Published on August 31st, 2015 | by James Coles
Toy Soldiers War Chest PS4 Review
Summary: Toy Soldiers: War Chest isn't a bad game by any stretch of the imagination, it's just probably not worth adding to your collection
If you’re not familiar with tower defence games, Toy Soldiers: War Chest is the perfect introduction into the genre. It is the third installment in the series, developed by Signal Studios and published by Ubisoft.
Toy Soldiers: War Chest is incredibly simplistic and easy to get into. The tutorial introduces you into the games mechanics by letting you play through a series of waves where enemy units attack from multiple directions. You’re objective is to simply defend your toy box by setting up turrets in specific locations, with your defensive strategy alternaternating to counter what kind of enemy unit is advancing on you. A countdown timer to the right of the screen gives you ample time to prepare for the next attack, and informs you what is approaching.
Enemy units vary between Infantry, Armoured, and Aerial. Since each wave continuously changes, you have to upgrade, or alter what kind of weaponry you have defending specific parts of the battlefield. Turrets can be customised by adding sandbags for defence, or upgrading the ammo. While battle is in full swing, you are continuously earning money which you can spend on better turrets or repairing them.
The ability to man the turrets is a cool feature that adds an extra dimension to the game. If you wipe out enough of the oncoming enemy forces, your attack meter charges allowing you to take control of one of the many toy heros you can choose from such as He-Man, or call in a bomb strike from a zeppelin. The enemy AI performs well enough. I wouldn’t say I was blown away by how it performed, but it is worth noting that if you make an avenue impossible to infiltrate for the enemy, the AI is smart enough to look for other possibilities.
The single player campaign can be spiced up by giving you the option of a two-player local co-op. Also, you can have up to four players online engaged in battle. The online modes perform solidly enough, and add some much needed longevity to the game.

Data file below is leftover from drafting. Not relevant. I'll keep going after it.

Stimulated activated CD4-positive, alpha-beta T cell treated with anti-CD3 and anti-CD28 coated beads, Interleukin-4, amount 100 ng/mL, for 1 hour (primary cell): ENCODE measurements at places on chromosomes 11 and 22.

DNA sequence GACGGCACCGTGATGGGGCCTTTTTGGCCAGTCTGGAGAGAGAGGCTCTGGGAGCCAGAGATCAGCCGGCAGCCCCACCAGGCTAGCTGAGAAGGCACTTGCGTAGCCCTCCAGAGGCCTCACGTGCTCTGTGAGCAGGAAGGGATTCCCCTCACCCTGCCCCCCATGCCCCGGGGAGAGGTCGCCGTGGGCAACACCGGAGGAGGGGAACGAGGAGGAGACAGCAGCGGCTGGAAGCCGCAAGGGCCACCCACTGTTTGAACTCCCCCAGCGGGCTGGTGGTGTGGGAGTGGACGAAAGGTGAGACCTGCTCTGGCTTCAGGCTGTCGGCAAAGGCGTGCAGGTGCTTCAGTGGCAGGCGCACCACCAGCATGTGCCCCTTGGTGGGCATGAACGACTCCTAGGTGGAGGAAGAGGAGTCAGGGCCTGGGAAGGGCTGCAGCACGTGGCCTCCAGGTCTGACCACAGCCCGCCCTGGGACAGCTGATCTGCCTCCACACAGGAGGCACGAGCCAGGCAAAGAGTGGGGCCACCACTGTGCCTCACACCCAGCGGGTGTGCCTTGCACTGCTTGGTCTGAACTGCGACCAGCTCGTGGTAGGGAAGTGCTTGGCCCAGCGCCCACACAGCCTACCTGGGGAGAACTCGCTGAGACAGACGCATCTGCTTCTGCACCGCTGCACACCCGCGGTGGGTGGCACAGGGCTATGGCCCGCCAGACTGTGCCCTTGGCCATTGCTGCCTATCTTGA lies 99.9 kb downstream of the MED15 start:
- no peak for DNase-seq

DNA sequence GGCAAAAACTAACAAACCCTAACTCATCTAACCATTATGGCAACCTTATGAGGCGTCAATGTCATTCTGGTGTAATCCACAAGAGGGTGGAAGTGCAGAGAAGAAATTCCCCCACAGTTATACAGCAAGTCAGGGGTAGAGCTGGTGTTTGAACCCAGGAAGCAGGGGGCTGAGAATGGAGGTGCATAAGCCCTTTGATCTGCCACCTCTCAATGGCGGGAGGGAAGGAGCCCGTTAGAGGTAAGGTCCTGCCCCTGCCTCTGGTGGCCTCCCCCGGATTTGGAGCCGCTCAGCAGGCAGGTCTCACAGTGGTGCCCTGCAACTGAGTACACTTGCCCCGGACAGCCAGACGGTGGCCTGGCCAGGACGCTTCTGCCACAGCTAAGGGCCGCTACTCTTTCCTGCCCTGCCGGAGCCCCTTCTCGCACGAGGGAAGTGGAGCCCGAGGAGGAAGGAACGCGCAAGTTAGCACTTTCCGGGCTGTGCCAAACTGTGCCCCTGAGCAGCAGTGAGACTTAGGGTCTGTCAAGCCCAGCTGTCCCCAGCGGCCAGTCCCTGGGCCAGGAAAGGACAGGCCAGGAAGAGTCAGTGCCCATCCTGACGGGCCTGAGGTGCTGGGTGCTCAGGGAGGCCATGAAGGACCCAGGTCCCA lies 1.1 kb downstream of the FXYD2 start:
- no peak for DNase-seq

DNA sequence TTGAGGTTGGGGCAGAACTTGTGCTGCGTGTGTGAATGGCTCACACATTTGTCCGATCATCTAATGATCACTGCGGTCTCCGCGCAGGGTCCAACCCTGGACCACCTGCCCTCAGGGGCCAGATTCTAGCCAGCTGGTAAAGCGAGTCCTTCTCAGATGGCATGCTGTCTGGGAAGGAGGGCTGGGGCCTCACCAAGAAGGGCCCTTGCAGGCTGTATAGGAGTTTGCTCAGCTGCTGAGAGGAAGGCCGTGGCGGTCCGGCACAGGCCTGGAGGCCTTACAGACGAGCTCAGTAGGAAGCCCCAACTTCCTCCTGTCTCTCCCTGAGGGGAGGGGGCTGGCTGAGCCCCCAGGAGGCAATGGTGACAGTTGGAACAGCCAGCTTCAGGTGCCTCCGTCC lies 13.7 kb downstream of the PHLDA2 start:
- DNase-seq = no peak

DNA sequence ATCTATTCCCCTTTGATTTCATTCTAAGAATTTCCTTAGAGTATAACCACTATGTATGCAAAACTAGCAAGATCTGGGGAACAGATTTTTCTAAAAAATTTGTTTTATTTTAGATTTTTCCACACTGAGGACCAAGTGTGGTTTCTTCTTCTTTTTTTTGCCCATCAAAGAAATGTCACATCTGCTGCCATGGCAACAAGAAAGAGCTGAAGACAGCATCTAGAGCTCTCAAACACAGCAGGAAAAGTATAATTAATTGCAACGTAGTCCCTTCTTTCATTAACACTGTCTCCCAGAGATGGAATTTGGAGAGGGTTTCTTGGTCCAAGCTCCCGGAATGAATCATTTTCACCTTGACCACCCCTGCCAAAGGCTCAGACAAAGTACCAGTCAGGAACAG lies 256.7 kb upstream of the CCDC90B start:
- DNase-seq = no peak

As accessible and easy to play Toy Soldiers: War Chest is, unfortunately the game quickly becomes rather repetitive and dull after you have cleared three or four of the campaign missions. Nothing really grips you throughout the campaign that motivates you to actually want to progress. Granted, if you’re a fan of action figures and toys, it’s quite rewarding in the sense you can unlock a variety of figurines to use.
In addition, the game is rife with microtransactions, with the option to purchase licensed characters from Masters of The Universe, GI Joe or the Assassin’s Creed franchises. The Hall of Fame edition of the game has all the characters included from the off, but for double the price of the standard edition, I don’t recommend purchasing it.
The biggest disappointment with Toy Soldiers: War Chest is the lack of any soundtrack while in battle. A decent soundtrack would have certainly made the experience of playing the game more enjoyable. The sound effects are good enough, without being spectacular. Graphically, the game isn’t anything that overly impresses. The presentation isn’t horrific, it’s just as mundane as the overall playing experience.
The best aspect of Toy Soldiers; War Chest is its accessibility, you can pick it up with having no prior experience playing tower defence games. On the other hand, if you’re somewhat used to the genre, I don’t think this game is going to offer you anything new, and it certainly isn’t a competitor to classic games in the genre like Bloons Tower Defense 5.
Overall, Toy Soldiers: War Chest isn’t a bad game by any stretch of the imagination, it’s just probably not worth adding to your collection.